In the end, very few units ever actually used the FPW beyond mandatory training for it. One reason is that the vulnerability of light armor to anti-tank weapons meant that it was almost always safer to dismount the infantry just short of the objective, and support them with fires from the turret using the 25mm gun and the 7.62mm coax. The other big reason was, you couldn’t hit a damn thing with the FPWs. Trying to walk in rounds while looking through a dirty, dust periscope from the back of a bouncing, swaying vehicle just wasn’t very practical. The one time I actually fired one from the firing port, I just waited for the Bradley Commander to yell “fire!” and held the trigger down. I have no earthly idea where the rounds actually went.  We had targets staked along the side of a road, but after something like a dozen Brads had made firing passes (at a range of about 10 meters) there wasn’t a single hole in any of the half dozen targets.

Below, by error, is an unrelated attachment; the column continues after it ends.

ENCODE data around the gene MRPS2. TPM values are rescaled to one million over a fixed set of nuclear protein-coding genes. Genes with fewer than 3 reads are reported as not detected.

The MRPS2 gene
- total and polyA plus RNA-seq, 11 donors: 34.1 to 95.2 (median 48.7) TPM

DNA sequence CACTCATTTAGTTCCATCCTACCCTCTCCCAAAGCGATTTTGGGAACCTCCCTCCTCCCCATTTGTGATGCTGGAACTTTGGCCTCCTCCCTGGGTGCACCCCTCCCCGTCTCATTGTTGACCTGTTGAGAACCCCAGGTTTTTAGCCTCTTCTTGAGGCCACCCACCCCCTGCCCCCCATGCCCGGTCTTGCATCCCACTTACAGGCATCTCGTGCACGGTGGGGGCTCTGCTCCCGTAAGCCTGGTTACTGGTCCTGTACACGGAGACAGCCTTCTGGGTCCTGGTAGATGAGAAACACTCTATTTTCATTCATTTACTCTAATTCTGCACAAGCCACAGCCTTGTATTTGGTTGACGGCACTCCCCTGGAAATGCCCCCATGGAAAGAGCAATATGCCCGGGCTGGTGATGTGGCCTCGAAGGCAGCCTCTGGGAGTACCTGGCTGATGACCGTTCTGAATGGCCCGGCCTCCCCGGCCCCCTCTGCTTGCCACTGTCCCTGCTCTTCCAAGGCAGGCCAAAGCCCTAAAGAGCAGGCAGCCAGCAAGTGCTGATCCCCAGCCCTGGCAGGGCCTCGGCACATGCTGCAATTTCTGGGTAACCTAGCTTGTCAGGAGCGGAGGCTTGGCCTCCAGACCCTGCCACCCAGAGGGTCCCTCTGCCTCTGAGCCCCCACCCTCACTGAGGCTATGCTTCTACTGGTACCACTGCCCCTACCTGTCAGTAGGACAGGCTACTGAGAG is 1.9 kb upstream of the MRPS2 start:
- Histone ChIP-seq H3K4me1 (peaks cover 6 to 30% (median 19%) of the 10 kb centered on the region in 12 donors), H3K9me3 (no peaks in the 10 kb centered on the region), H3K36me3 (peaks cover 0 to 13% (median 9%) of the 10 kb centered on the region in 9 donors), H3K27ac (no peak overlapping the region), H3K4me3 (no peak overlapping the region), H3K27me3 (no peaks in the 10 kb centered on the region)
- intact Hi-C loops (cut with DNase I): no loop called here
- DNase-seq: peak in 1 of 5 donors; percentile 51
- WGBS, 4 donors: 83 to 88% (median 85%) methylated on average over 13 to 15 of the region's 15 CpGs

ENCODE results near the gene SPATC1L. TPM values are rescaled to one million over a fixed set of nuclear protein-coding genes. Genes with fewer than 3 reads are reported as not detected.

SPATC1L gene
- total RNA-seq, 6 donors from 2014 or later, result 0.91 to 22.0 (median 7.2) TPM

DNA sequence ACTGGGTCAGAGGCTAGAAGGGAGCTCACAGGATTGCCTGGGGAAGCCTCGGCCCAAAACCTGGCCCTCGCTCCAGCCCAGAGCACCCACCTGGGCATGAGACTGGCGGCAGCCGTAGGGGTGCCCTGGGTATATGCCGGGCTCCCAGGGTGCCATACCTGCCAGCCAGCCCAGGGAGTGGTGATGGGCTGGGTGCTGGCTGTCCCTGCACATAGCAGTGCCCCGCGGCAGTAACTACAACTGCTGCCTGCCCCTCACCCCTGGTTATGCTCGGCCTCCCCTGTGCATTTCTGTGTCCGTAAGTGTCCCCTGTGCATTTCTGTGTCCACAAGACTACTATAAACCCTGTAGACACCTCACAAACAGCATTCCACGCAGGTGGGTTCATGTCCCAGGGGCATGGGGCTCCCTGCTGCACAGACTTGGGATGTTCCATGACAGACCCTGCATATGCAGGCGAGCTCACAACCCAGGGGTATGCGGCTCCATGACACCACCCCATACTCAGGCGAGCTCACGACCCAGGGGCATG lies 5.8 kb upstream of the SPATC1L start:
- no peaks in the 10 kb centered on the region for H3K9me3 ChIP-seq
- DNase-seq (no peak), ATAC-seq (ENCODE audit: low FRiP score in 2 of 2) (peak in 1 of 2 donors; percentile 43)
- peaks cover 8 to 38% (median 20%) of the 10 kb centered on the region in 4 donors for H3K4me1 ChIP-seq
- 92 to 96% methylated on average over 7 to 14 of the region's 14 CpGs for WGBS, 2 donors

As later model Bradleys had to have heavier side armor to counter weapons like the BMP-2’s 30mm cannon, and other anti-armor weapons, the firing ports on the side were blanked out by slabs of add-on armor. The firing ports on the ramp of the vehicle remained in place. But given that they have to be removed before the ramp can be lowered, they were almost never used.

Today, M231 FPWs are still in unit armories, but mostly serve one of two purposes. First, they either gather dust and generate paperwork regarding maintenance and security, or they are used as a last ditch, close in weapon by dismounted soldiers, such as those manning the cupolas on up-armored Humvees. They aren’t very effective in that role, but they sure to shoot fast.